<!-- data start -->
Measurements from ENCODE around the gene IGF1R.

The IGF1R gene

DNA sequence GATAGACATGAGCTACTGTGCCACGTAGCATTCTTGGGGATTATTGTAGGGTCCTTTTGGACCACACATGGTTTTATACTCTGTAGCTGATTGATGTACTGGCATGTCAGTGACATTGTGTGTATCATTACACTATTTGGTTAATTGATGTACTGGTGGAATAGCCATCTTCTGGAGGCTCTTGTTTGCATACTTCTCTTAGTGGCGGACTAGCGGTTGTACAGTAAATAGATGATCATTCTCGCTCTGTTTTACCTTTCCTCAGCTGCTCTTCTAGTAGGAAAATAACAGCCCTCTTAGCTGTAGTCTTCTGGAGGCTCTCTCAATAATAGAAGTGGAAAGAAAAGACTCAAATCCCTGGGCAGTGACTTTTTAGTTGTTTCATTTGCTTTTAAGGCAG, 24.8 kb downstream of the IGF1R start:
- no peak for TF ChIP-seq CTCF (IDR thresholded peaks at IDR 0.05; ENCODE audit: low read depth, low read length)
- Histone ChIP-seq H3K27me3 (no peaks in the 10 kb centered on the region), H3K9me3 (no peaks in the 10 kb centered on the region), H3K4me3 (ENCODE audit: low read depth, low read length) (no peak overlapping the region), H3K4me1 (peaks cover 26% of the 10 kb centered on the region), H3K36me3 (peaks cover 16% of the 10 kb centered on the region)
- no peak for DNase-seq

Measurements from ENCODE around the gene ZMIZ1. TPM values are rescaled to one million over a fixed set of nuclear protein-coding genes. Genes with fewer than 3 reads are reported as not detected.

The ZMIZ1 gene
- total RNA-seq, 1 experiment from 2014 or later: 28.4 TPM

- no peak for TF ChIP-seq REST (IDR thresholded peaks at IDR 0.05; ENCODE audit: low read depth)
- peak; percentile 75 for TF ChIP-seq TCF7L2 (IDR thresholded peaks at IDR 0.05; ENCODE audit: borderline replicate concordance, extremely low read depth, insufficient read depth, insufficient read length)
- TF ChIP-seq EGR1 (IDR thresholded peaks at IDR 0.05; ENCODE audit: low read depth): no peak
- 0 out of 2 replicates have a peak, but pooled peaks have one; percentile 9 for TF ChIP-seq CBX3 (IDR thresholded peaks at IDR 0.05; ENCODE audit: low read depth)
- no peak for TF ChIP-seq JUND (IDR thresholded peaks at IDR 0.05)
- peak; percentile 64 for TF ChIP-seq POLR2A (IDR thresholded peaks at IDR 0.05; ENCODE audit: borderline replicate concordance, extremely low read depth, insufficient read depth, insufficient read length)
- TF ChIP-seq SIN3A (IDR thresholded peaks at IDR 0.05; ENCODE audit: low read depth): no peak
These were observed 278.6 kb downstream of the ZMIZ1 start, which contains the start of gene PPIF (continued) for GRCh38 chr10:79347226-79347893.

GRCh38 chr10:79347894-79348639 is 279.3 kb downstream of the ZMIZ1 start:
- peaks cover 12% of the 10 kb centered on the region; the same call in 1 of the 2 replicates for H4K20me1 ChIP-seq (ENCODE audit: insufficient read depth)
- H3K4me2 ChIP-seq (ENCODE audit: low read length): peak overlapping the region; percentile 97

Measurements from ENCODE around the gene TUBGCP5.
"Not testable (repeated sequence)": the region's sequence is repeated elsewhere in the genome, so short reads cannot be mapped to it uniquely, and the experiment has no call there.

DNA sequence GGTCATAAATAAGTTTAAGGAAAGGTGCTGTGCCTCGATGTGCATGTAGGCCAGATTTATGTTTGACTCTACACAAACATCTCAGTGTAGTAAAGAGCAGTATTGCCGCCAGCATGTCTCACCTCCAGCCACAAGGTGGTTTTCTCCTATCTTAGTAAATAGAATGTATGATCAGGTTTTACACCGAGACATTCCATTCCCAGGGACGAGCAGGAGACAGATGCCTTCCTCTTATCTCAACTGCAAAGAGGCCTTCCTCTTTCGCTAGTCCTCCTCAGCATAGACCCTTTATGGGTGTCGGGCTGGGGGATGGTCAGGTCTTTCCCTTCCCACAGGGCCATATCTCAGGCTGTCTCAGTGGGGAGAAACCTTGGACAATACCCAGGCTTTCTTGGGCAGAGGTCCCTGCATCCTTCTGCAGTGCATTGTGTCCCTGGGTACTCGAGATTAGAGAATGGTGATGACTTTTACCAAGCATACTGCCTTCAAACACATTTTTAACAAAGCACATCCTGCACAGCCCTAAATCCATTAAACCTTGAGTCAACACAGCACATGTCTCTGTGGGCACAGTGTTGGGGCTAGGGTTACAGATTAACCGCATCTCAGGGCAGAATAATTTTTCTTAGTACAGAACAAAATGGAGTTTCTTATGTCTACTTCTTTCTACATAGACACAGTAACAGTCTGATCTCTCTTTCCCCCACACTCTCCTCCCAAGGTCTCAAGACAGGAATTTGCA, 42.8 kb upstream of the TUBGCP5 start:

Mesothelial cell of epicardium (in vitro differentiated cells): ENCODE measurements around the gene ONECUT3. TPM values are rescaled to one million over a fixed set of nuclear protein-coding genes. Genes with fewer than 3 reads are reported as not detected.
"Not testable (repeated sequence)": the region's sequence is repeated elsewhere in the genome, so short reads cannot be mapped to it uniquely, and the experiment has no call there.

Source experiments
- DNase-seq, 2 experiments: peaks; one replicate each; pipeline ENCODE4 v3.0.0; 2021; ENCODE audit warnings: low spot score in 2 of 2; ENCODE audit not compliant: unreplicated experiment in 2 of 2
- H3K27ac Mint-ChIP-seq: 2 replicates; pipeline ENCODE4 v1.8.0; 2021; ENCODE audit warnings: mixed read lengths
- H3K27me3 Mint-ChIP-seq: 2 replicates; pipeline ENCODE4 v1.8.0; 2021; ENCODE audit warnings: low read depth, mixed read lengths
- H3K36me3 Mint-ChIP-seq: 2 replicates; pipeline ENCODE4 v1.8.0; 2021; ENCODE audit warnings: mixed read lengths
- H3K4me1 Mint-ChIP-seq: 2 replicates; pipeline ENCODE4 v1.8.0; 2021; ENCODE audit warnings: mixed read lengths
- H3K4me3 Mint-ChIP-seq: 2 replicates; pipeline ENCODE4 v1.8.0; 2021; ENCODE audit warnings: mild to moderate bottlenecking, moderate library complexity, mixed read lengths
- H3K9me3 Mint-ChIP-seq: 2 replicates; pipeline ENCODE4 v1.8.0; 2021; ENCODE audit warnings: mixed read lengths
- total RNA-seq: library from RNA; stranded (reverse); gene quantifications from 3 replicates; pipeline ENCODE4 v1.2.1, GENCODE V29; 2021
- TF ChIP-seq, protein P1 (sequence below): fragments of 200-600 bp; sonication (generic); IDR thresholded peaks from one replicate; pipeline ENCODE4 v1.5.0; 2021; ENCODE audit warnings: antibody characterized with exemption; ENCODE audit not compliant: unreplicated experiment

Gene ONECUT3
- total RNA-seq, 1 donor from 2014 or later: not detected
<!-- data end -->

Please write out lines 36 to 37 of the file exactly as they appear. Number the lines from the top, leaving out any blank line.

Gene ONECUT3
- total RNA-seq, 1 donor from 2014 or later: not detected